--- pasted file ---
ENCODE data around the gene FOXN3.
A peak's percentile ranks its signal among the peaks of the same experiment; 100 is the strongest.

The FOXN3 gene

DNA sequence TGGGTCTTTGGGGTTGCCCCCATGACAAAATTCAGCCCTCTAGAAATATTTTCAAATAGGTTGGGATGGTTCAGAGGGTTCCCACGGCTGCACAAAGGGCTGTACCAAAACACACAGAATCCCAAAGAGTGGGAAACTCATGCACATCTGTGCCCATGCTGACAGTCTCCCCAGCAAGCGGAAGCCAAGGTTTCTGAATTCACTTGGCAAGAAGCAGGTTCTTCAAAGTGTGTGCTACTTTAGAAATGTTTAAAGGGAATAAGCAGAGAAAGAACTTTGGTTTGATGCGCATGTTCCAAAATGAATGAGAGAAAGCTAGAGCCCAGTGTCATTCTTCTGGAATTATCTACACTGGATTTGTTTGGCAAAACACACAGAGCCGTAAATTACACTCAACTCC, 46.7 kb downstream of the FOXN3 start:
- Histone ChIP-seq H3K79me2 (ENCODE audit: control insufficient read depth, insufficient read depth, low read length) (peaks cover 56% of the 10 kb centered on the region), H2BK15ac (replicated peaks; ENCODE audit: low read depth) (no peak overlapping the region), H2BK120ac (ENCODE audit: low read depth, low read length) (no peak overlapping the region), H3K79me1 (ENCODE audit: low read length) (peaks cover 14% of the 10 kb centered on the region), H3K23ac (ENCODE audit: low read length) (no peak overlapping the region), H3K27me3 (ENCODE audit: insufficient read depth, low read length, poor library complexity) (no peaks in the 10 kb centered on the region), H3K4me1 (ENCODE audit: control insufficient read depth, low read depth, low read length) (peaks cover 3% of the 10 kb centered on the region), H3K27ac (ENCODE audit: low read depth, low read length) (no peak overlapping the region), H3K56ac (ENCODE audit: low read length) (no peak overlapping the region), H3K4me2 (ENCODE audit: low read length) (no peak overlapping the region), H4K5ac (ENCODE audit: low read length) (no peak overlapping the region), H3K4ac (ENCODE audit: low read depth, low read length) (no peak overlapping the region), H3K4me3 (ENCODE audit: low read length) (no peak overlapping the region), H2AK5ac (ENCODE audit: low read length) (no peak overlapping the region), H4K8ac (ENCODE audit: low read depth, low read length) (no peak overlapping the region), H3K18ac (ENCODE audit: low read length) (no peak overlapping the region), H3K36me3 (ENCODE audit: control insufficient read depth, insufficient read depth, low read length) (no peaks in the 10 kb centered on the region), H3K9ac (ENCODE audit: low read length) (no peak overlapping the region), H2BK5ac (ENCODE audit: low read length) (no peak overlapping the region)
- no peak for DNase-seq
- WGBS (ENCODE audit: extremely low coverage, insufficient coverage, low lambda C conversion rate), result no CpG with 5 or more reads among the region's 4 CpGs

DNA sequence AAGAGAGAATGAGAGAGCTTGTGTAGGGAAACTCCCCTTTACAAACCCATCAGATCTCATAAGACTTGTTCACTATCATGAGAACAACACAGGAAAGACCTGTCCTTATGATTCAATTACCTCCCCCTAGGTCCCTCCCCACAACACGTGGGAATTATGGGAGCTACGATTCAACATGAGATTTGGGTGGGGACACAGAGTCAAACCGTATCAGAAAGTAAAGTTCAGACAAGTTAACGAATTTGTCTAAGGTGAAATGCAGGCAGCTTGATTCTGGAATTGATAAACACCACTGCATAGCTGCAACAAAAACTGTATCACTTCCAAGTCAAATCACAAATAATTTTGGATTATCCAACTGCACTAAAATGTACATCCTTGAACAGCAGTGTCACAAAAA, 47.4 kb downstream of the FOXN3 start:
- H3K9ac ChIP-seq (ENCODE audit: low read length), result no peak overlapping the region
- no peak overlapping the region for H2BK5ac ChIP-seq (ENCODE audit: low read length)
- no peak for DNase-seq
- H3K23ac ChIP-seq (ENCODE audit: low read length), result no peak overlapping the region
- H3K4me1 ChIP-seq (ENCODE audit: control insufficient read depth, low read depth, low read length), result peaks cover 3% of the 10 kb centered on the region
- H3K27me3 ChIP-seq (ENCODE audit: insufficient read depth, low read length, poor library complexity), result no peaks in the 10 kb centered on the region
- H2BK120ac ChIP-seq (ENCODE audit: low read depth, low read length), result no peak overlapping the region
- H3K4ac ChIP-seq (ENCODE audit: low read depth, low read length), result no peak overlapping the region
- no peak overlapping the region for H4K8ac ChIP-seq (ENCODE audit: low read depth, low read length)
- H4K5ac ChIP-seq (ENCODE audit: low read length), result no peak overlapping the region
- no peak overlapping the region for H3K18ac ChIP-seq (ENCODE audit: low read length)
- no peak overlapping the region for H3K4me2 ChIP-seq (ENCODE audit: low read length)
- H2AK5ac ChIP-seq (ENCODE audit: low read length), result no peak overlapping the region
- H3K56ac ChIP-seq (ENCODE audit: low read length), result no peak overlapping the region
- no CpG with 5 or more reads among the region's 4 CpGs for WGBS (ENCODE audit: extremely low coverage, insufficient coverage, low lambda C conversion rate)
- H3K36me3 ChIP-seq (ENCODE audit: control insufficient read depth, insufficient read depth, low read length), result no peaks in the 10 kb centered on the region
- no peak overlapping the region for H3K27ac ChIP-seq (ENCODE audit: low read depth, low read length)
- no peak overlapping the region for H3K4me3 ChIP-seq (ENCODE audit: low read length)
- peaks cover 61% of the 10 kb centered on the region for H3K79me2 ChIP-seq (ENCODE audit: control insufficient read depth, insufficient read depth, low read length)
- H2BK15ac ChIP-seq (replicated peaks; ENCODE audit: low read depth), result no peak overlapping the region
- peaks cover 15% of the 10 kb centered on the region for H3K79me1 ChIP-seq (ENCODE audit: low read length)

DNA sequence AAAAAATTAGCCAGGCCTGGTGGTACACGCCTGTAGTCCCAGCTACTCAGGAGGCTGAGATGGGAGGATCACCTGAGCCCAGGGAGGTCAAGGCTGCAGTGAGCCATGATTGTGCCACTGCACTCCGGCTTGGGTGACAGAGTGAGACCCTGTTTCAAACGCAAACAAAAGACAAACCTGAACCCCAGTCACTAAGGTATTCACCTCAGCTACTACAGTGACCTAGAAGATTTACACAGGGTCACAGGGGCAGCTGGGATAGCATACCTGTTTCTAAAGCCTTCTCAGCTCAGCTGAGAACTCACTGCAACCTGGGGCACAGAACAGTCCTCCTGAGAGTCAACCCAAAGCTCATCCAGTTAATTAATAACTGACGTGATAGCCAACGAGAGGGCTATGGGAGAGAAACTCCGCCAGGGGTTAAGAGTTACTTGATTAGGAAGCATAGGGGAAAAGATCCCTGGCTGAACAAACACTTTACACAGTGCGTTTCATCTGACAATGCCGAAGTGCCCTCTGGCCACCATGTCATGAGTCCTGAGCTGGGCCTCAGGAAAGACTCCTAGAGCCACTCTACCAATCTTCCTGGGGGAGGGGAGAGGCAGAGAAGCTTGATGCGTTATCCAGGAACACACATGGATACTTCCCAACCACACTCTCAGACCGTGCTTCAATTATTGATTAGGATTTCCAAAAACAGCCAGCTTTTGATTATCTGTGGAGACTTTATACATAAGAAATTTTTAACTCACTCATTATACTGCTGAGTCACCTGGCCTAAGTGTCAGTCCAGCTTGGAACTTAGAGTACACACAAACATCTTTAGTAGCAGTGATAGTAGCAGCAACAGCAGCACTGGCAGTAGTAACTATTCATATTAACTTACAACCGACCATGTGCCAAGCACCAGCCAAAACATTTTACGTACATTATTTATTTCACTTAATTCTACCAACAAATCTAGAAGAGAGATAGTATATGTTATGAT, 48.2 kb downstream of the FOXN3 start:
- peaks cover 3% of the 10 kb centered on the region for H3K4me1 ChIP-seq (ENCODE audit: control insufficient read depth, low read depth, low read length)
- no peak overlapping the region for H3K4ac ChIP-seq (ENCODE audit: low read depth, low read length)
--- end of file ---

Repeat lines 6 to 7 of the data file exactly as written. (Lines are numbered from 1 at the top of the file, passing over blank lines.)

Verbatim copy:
- no peak for DNase-seq
- WGBS (ENCODE audit: extremely low coverage, insufficient coverage, low lambda C conversion rate), result no CpG with 5 or more reads among the region's 4 CpGs